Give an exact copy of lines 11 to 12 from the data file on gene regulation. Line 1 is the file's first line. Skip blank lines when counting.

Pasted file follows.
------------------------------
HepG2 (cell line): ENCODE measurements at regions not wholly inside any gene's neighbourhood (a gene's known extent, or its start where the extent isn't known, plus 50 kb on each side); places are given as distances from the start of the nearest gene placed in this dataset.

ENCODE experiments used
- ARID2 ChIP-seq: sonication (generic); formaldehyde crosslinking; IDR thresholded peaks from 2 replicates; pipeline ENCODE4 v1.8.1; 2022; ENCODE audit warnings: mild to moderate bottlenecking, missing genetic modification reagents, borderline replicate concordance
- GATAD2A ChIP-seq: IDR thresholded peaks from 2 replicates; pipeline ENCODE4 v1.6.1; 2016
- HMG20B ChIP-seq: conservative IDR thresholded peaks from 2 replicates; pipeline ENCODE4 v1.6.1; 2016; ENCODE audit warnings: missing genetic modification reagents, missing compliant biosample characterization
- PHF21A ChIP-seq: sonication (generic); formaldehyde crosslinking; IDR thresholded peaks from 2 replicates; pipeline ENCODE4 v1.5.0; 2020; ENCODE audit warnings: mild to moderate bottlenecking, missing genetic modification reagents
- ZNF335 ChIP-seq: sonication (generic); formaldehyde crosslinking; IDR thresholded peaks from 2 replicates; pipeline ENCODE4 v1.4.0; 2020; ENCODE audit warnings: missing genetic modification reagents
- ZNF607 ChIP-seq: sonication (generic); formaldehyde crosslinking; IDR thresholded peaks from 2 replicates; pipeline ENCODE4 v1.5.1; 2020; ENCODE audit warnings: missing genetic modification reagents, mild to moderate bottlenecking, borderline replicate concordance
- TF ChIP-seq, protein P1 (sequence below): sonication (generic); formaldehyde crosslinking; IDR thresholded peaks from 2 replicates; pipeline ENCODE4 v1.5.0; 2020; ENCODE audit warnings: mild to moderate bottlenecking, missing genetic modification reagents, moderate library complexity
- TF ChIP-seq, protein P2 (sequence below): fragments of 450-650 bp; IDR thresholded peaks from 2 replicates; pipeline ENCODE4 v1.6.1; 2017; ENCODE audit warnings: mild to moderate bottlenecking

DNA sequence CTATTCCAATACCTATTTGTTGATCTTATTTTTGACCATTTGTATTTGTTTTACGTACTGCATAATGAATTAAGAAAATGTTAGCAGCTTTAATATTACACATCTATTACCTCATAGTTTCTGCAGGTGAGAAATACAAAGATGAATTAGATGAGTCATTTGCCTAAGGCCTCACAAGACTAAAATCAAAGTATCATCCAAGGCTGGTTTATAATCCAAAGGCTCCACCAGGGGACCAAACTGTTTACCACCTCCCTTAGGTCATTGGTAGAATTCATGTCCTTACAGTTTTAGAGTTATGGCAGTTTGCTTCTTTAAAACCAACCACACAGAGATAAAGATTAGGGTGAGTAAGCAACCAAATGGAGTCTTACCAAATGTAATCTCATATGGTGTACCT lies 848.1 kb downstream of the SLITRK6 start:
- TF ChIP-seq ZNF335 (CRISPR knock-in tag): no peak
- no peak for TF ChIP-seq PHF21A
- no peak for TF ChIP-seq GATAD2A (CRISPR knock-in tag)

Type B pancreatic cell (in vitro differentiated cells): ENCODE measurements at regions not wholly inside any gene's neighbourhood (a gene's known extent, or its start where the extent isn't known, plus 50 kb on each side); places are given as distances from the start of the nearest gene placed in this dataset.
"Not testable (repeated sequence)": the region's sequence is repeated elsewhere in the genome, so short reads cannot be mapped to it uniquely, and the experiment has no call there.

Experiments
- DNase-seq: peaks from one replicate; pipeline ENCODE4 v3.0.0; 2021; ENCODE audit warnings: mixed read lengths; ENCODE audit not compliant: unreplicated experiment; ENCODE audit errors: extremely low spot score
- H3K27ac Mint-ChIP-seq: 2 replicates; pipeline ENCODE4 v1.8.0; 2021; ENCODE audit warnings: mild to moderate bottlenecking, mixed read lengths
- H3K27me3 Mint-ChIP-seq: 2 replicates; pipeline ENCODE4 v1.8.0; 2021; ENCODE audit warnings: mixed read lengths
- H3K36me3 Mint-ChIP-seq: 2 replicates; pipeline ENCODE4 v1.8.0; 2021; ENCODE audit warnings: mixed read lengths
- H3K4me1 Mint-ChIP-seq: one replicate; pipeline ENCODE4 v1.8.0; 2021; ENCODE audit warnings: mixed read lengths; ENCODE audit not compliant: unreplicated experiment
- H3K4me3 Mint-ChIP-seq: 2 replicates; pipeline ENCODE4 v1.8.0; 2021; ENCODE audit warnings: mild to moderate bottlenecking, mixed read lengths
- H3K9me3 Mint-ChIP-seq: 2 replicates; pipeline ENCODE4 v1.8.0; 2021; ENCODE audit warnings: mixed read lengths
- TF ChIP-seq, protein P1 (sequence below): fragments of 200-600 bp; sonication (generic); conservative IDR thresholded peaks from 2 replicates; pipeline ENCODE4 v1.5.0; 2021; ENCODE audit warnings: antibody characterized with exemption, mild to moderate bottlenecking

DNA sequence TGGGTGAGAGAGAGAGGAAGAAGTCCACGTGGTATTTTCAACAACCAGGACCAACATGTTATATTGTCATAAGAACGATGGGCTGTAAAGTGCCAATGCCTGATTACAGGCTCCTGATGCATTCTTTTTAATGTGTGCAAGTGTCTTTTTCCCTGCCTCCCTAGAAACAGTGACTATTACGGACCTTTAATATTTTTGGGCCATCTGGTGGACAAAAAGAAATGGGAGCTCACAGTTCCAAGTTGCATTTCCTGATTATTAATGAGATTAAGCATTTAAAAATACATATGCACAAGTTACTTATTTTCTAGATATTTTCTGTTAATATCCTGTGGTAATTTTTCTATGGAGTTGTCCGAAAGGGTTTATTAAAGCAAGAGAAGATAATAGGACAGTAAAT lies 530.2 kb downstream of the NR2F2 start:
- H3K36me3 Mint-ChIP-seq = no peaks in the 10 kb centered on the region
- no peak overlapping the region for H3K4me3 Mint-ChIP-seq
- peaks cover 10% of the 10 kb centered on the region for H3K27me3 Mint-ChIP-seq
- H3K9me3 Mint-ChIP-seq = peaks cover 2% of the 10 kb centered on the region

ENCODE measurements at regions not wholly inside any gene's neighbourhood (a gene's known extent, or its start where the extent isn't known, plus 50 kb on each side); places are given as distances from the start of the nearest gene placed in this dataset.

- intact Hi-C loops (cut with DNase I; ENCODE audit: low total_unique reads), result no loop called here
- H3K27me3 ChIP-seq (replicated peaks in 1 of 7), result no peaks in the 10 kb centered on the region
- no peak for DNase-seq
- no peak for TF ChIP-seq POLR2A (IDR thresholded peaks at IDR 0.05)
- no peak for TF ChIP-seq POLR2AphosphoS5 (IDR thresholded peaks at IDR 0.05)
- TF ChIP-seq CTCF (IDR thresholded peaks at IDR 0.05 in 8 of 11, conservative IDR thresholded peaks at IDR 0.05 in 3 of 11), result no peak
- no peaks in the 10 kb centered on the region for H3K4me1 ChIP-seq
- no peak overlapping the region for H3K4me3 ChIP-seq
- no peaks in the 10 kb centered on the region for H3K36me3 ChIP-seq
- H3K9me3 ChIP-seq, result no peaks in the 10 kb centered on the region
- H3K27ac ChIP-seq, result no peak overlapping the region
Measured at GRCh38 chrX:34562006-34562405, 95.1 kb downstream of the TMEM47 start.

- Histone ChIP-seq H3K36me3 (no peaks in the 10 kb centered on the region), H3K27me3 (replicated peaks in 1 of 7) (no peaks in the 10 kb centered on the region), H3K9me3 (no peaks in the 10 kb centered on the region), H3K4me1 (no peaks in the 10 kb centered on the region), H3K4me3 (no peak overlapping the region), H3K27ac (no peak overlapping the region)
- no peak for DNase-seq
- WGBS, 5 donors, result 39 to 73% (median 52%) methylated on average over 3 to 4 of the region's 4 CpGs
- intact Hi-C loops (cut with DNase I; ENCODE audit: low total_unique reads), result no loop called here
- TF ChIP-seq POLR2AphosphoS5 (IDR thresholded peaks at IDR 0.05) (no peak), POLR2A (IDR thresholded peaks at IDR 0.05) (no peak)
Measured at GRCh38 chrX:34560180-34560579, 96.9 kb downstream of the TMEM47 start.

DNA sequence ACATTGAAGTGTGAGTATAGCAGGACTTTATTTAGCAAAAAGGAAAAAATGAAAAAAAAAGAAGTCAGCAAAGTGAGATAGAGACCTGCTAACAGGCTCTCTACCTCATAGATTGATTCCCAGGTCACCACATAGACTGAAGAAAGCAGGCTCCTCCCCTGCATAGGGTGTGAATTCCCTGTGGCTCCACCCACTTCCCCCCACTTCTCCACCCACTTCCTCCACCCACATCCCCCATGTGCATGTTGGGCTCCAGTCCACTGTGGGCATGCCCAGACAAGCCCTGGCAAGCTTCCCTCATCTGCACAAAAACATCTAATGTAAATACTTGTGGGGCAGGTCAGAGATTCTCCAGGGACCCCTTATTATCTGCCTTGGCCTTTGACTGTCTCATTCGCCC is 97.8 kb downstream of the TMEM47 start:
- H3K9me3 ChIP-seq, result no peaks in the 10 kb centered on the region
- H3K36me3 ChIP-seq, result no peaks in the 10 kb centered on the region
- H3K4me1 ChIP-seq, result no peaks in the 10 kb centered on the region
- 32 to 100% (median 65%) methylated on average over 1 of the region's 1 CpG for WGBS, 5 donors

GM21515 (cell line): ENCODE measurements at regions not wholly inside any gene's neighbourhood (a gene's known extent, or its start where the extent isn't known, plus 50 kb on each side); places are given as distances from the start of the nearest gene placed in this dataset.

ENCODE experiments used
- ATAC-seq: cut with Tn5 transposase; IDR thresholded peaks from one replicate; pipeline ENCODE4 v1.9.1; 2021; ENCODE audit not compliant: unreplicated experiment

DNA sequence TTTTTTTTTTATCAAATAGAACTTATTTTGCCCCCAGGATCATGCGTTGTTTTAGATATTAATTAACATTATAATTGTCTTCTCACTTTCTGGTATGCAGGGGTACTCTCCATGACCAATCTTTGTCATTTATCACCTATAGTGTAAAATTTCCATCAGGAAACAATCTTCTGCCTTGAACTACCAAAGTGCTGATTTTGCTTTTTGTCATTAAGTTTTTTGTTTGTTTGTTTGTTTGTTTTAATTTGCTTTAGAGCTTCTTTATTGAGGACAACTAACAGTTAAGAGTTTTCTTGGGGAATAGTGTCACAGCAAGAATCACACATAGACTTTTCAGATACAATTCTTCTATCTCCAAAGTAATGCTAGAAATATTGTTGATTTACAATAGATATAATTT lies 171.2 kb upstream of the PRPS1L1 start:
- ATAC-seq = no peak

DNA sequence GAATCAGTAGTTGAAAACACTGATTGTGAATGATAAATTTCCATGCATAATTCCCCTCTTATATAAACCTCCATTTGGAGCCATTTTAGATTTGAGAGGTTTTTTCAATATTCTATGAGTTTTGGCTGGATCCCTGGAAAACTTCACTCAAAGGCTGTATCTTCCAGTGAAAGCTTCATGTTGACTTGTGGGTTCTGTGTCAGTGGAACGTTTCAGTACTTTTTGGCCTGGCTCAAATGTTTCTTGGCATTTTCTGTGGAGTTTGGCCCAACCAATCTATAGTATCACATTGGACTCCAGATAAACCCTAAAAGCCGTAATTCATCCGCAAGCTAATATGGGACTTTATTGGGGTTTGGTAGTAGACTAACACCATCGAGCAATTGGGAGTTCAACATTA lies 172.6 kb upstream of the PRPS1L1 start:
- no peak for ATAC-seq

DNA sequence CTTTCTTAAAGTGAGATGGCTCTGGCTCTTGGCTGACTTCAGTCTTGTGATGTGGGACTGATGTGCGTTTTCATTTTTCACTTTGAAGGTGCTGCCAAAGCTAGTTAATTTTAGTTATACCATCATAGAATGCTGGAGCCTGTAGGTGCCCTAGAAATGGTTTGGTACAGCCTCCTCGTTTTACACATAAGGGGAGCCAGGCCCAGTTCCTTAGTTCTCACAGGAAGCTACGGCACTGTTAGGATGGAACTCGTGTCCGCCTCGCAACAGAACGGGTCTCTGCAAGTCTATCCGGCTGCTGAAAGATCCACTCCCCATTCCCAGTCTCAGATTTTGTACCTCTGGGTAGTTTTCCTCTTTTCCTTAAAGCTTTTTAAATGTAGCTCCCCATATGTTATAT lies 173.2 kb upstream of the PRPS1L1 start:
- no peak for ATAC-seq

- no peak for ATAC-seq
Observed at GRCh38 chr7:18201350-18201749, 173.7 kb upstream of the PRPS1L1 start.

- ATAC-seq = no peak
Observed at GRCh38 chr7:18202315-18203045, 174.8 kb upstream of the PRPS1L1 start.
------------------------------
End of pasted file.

DNA sequence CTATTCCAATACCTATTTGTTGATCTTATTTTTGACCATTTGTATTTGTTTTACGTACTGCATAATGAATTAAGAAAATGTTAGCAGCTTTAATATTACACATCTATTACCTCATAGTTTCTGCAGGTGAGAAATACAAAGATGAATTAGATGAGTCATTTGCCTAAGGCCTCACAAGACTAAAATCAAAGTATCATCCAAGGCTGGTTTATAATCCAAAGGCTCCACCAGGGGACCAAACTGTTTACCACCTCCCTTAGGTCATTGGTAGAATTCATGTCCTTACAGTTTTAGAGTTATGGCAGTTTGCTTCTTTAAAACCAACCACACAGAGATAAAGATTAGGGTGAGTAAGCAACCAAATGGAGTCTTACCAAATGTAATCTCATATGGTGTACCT lies 848.1 kb downstream of the SLITRK6 start:
- TF ChIP-seq ZNF335 (CRISPR knock-in tag): no peak